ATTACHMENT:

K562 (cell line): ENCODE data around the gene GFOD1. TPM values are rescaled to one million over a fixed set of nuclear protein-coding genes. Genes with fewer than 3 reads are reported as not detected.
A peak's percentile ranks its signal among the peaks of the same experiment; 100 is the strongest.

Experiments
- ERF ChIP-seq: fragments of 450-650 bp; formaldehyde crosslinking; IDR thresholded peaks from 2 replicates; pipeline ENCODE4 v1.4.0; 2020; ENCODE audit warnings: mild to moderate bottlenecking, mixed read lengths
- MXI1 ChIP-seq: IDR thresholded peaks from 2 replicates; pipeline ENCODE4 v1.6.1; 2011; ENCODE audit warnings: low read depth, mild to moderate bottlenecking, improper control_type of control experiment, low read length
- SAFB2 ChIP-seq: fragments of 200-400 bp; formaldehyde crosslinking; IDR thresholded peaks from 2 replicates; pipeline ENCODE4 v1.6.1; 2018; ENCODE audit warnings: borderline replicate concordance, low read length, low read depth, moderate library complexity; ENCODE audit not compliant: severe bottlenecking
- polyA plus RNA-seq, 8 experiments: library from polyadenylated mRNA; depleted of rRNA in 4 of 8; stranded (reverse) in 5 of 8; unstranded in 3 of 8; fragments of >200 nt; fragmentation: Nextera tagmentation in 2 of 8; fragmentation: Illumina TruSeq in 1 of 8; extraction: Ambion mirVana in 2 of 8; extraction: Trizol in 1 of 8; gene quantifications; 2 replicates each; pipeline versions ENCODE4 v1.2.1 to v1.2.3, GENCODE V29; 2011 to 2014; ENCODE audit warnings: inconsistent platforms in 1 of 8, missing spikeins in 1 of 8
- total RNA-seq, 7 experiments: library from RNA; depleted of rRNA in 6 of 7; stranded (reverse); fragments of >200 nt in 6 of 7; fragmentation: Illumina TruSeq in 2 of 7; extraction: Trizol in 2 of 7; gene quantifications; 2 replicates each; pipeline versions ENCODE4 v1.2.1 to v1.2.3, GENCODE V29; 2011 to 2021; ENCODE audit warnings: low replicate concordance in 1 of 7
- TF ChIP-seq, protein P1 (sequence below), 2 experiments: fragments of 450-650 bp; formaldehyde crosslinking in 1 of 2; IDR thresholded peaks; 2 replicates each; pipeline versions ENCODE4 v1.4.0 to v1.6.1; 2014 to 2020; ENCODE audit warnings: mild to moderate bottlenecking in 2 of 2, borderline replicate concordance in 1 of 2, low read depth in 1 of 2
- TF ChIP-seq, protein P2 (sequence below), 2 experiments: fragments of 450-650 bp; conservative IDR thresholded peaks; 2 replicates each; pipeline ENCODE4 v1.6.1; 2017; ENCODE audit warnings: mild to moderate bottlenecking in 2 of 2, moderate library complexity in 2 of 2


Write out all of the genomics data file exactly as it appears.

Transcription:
K562 (cell line): ENCODE data around the gene GFOD1. TPM values are rescaled to one million over a fixed set of nuclear protein-coding genes. Genes with fewer than 3 reads are reported as not detected.
A peak's percentile ranks its signal among the peaks of the same experiment; 100 is the strongest.

Experiments
- ERF ChIP-seq: fragments of 450-650 bp; formaldehyde crosslinking; IDR thresholded peaks from 2 replicates; pipeline ENCODE4 v1.4.0; 2020; ENCODE audit warnings: mild to moderate bottlenecking, mixed read lengths
- MXI1 ChIP-seq: IDR thresholded peaks from 2 replicates; pipeline ENCODE4 v1.6.1; 2011; ENCODE audit warnings: low read depth, mild to moderate bottlenecking, improper control_type of control experiment, low read length
- SAFB2 ChIP-seq: fragments of 200-400 bp; formaldehyde crosslinking; IDR thresholded peaks from 2 replicates; pipeline ENCODE4 v1.6.1; 2018; ENCODE audit warnings: borderline replicate concordance, low read length, low read depth, moderate library complexity; ENCODE audit not compliant: severe bottlenecking
- polyA plus RNA-seq, 8 experiments: library from polyadenylated mRNA; depleted of rRNA in 4 of 8; stranded (reverse) in 5 of 8; unstranded in 3 of 8; fragments of >200 nt; fragmentation: Nextera tagmentation in 2 of 8; fragmentation: Illumina TruSeq in 1 of 8; extraction: Ambion mirVana in 2 of 8; extraction: Trizol in 1 of 8; gene quantifications; 2 replicates each; pipeline versions ENCODE4 v1.2.1 to v1.2.3, GENCODE V29; 2011 to 2014; ENCODE audit warnings: inconsistent platforms in 1 of 8, missing spikeins in 1 of 8
- total RNA-seq, 7 experiments: library from RNA; depleted of rRNA in 6 of 7; stranded (reverse); fragments of >200 nt in 6 of 7; fragmentation: Illumina TruSeq in 2 of 7; extraction: Trizol in 2 of 7; gene quantifications; 2 replicates each; pipeline versions ENCODE4 v1.2.1 to v1.2.3, GENCODE V29; 2011 to 2021; ENCODE audit warnings: low replicate concordance in 1 of 7
- TF ChIP-seq, protein P1 (sequence below), 2 experiments: fragments of 450-650 bp; formaldehyde crosslinking in 1 of 2; IDR thresholded peaks; 2 replicates each; pipeline versions ENCODE4 v1.4.0 to v1.6.1; 2014 to 2020; ENCODE audit warnings: mild to moderate bottlenecking in 2 of 2, borderline replicate concordance in 1 of 2, low read depth in 1 of 2
- TF ChIP-seq, protein P2 (sequence below), 2 experiments: fragments of 450-650 bp; conservative IDR thresholded peaks; 2 replicates each; pipeline ENCODE4 v1.6.1; 2017; ENCODE audit warnings: mild to moderate bottlenecking in 2 of 2, moderate library complexity in 2 of 2